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The Fraunhofer Project Group devised a method to mechanically separate LEDs through a process of hydraulic comminution.
They are in TV sets, light bulbs, car lighting, and many other luminaires. They are the light emitting diodes, better known as LEDs, a revolution in the market of light. There is still no known system to recycle them. However, a group of researchers of the Fraunhofer Project recently developed a system to mechanically separate LEDs.
Through a process of “electrohydraulic comminution“, the researchers have broken the LED lamps into their constituent parts without destroying the LEDs themselves. The shock waves created by electrical impulses in a water bath have separated the components at specific break points, so that each of them can be recycled individually.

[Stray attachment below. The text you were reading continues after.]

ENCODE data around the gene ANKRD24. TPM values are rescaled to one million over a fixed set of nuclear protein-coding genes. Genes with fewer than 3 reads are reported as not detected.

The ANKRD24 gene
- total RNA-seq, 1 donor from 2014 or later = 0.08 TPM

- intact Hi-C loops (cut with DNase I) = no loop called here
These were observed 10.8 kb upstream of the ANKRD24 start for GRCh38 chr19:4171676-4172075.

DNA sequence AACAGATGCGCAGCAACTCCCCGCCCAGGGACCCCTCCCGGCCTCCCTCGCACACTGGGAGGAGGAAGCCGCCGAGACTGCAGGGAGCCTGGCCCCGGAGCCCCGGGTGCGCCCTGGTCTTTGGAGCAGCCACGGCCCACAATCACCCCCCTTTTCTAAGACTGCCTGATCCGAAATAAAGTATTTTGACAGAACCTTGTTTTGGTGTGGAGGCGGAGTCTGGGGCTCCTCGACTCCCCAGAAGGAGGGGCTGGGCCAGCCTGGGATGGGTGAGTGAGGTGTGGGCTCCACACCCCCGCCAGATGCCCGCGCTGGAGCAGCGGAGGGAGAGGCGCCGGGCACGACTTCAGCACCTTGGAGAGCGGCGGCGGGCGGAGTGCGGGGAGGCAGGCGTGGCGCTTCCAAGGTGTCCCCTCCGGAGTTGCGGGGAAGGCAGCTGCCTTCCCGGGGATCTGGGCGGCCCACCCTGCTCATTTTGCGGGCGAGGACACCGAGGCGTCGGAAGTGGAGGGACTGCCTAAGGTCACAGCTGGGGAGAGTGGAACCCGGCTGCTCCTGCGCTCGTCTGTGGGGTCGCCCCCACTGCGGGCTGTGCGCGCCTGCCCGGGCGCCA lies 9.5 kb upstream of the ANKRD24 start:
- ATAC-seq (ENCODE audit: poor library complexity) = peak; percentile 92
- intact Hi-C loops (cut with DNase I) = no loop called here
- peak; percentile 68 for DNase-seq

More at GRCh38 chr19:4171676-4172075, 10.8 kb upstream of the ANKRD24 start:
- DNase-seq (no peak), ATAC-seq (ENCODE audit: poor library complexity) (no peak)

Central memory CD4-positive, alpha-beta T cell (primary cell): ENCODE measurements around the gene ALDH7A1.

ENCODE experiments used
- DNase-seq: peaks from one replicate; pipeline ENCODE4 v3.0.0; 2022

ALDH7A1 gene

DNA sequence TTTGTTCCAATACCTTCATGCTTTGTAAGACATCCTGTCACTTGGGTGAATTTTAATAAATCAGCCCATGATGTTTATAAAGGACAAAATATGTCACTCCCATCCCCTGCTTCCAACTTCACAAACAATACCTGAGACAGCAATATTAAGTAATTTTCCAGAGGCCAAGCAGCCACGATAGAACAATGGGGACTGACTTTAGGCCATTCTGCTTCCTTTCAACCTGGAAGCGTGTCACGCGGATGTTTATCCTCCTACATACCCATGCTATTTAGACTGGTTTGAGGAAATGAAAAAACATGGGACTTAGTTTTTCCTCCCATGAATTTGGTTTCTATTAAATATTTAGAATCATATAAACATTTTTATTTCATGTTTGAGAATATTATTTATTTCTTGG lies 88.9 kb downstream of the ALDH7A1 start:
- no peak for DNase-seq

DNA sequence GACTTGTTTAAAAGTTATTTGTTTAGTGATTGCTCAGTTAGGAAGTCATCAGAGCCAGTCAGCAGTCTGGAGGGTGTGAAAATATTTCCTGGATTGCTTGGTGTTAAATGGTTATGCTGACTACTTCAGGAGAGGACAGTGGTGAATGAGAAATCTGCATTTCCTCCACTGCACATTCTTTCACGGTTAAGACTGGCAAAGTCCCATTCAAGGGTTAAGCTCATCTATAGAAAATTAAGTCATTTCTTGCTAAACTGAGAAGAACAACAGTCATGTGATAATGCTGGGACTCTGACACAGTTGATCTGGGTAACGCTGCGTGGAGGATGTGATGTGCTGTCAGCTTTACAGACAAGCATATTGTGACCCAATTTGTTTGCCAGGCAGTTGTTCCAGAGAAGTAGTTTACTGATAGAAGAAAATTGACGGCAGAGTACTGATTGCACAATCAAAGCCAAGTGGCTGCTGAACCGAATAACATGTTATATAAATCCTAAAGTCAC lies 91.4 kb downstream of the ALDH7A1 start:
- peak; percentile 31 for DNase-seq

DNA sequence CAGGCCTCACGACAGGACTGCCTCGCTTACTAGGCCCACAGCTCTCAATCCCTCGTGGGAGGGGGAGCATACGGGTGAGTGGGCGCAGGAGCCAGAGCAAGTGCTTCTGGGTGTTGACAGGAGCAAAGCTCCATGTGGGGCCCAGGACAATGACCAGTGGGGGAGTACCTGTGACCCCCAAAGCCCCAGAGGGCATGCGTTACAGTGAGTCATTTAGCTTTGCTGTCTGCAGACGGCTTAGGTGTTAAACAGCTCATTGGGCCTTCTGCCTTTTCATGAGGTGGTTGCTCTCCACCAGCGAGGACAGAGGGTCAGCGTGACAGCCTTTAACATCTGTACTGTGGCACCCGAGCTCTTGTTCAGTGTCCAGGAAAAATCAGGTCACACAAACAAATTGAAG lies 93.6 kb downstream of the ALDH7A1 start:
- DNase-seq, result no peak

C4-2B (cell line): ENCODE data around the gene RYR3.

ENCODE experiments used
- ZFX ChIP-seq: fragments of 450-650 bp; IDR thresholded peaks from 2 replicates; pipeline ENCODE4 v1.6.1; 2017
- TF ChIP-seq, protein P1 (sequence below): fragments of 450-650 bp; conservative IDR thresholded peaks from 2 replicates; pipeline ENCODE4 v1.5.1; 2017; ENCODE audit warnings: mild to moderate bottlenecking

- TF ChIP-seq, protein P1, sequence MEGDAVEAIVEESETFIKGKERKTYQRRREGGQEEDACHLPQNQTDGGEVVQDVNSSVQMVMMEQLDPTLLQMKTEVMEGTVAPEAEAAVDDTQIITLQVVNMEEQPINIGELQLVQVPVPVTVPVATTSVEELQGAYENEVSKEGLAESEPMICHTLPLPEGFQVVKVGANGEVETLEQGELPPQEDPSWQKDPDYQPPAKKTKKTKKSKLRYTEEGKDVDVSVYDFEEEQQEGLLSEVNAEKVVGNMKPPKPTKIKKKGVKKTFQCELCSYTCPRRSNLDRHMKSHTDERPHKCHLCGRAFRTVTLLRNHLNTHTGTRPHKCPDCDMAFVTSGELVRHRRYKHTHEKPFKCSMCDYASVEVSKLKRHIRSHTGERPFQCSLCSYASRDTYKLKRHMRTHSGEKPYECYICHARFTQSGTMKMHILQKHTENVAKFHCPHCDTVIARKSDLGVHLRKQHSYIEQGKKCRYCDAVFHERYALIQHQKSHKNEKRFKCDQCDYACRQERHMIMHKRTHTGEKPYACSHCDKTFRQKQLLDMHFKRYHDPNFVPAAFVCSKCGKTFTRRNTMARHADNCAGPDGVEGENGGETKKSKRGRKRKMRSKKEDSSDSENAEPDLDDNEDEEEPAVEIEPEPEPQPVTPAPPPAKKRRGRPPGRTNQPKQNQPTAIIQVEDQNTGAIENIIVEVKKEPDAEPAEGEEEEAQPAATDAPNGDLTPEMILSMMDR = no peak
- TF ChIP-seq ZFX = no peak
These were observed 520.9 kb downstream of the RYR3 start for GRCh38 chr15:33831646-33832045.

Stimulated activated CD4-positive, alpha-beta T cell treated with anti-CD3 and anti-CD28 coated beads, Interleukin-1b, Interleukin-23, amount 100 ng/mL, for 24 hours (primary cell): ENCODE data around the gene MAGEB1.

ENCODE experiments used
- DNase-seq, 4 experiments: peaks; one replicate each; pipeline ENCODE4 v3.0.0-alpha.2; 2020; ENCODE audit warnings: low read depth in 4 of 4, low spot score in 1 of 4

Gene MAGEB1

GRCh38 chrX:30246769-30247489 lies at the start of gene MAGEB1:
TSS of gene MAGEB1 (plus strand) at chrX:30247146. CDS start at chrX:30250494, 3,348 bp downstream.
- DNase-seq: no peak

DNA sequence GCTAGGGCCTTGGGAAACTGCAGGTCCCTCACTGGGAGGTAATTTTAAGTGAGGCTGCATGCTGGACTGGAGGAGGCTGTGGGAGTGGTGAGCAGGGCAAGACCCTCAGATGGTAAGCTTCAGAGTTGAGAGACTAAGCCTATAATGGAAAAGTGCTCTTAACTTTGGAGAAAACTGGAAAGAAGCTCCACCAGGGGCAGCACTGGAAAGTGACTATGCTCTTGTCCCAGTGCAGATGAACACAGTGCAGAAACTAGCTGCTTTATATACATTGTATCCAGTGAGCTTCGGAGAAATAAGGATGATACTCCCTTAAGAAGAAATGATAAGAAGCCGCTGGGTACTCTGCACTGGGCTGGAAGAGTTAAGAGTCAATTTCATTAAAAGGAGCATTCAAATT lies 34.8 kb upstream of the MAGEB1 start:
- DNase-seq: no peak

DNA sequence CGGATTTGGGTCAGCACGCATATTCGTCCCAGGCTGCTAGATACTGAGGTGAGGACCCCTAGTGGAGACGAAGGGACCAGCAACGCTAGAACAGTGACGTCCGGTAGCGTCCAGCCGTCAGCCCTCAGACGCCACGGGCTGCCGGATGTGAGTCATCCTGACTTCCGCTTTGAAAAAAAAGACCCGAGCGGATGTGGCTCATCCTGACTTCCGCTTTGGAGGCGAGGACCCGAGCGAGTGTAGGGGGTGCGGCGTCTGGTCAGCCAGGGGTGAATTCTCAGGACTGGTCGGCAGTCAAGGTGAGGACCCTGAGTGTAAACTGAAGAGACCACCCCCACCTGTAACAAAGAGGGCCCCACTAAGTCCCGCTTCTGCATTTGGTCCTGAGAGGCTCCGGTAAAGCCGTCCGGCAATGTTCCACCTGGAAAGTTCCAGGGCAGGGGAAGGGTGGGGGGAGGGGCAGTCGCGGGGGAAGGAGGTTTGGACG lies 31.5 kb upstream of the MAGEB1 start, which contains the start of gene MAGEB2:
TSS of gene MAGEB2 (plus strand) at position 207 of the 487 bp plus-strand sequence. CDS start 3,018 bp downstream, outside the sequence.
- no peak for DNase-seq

“In principle, this method works not only for lamps, but also for the LEDs of TV sets and car headlights, as well as for other electronic products”, explained the researchers.
Breaking the LED lamps down to their basic components makes it easier to recover the materials that are contained in them. If applied to large quantities, this process allows recycling to be economically convenient both for recycling plants and producers.
The electrohydraulic comminution process is currently being tested and improved, so that it can eventually be applied to all LED based products.